|Colton’s Map of Kentucky (1873)|
At least one colleague and friend discovered my interest in history through last week’s Herald-Leader article by Cheryl Truman. To my luck, the avid baseball fan and history buff had an 1873 map of Kentucky which he has graciously given to me. It originally belonged to his grandparents, and he knew I would appreciate it.
The 1873 map was published by G.W. and C.B. Colton & Co. of No. 172 William St., New York. I’ve reached out to noted New York bloggers and amateur historians, The Bowery Boys, to see what they knew about the cartographers or their locale in the early 1870s? So far, I got nothing. But a study of their website does reveal a picture from 1859 of William Street, which today runs from the foot of Brooklyn Bridge near Pace University downtown to Broad Street. 172 William, near the intersection with Beeker, is now predominated by Downtown Hospital. Here’s what it looked like a few years before the Coltons published by map from two blocks uptown:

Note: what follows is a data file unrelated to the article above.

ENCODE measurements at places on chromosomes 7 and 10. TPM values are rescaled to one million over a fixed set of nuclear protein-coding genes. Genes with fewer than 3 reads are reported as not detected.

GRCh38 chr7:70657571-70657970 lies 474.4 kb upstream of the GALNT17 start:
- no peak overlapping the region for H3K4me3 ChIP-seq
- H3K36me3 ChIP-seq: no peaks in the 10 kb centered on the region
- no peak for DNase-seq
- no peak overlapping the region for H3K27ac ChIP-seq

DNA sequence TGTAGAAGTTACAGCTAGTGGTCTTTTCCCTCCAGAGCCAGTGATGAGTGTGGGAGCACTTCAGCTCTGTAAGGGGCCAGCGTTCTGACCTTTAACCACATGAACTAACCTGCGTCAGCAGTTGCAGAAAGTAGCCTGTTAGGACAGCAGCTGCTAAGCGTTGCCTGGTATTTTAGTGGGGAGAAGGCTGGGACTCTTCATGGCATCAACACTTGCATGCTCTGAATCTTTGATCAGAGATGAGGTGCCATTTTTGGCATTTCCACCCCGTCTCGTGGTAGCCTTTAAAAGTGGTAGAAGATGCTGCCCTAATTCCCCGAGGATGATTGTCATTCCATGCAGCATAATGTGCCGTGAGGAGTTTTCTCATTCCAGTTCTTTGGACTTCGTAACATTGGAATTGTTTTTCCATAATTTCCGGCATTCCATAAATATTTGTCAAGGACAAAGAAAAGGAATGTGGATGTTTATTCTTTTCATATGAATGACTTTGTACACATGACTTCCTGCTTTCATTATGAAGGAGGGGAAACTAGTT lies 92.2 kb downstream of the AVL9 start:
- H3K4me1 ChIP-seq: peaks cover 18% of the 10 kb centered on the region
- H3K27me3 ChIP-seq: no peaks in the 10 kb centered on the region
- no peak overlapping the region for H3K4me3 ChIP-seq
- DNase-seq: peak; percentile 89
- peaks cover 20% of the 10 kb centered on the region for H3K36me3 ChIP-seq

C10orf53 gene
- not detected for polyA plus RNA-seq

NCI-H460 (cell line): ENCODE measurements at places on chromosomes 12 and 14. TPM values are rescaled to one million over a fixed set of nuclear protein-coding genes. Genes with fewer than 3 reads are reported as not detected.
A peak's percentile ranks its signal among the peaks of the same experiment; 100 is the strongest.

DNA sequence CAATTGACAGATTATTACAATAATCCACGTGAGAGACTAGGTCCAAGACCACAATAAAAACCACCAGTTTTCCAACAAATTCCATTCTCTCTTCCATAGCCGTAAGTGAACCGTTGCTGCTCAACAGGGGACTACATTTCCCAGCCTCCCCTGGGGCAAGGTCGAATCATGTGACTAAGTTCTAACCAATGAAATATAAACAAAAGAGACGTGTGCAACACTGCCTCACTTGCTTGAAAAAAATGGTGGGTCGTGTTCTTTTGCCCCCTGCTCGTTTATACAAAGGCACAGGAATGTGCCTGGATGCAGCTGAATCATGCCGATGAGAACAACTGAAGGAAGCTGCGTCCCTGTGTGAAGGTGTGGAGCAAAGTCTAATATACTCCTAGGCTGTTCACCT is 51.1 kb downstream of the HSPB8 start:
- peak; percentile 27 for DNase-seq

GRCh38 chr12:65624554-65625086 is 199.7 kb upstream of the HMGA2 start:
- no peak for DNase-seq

|NYC: William Street from Frankfort (via Bowery Boys)|
I learned that J.H. Colton was an internationally recognized cartographer from 1831 to 1890. His two sons were brought into the fold in the early 1850s: George Woolworth Colton and Charles B. Colton.
G.W. and C.B. It looks like the two sons published the map which is seemingly unique. There are many Colton maps spanning multiple decades which combine Kentucky and Tennessee, but I’m not finding one of just Kentucky. Truly unique, at least per the University of Alabama’s historic map collection.
Do you have any information about this map?